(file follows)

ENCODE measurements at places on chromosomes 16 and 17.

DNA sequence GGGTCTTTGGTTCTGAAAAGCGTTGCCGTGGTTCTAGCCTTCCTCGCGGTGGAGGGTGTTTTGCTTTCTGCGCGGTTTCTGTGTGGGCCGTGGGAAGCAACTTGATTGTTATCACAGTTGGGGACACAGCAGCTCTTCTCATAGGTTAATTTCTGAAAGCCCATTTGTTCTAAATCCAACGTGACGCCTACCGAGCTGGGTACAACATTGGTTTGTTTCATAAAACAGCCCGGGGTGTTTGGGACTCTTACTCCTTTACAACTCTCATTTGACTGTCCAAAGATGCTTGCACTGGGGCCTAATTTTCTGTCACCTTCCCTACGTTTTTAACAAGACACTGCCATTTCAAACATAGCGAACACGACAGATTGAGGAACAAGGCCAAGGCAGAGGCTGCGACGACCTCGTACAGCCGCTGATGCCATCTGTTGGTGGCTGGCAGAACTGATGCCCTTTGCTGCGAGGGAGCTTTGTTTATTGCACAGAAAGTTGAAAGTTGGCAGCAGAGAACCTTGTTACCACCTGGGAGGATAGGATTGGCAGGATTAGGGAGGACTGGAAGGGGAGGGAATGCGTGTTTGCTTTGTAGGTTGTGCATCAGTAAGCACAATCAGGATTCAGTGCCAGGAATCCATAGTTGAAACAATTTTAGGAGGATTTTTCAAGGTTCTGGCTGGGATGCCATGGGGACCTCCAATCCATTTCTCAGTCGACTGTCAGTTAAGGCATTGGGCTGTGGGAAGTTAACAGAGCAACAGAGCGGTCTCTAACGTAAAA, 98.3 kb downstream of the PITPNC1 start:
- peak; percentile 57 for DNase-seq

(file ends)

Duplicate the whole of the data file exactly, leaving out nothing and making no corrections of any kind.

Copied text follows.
ENCODE measurements at places on chromosomes 16 and 17.

DNA sequence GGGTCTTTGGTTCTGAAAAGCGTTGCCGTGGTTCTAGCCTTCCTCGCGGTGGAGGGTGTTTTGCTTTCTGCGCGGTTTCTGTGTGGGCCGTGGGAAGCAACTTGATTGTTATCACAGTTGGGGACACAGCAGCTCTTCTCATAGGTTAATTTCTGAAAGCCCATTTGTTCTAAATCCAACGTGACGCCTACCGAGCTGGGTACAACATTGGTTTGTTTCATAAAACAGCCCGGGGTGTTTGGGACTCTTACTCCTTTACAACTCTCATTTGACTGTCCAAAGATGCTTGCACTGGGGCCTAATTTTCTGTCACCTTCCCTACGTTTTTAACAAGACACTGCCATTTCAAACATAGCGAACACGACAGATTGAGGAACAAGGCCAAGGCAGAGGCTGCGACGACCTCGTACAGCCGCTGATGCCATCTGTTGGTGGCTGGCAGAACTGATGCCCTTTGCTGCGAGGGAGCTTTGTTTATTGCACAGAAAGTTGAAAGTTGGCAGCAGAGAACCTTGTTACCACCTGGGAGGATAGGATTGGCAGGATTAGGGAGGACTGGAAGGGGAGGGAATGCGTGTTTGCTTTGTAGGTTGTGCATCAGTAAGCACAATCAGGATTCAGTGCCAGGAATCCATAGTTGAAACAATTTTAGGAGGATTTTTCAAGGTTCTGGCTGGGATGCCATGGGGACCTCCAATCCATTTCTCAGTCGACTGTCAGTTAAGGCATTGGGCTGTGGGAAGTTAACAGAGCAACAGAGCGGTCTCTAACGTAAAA, 98.3 kb downstream of the PITPNC1 start:
- peak; percentile 57 for DNase-seq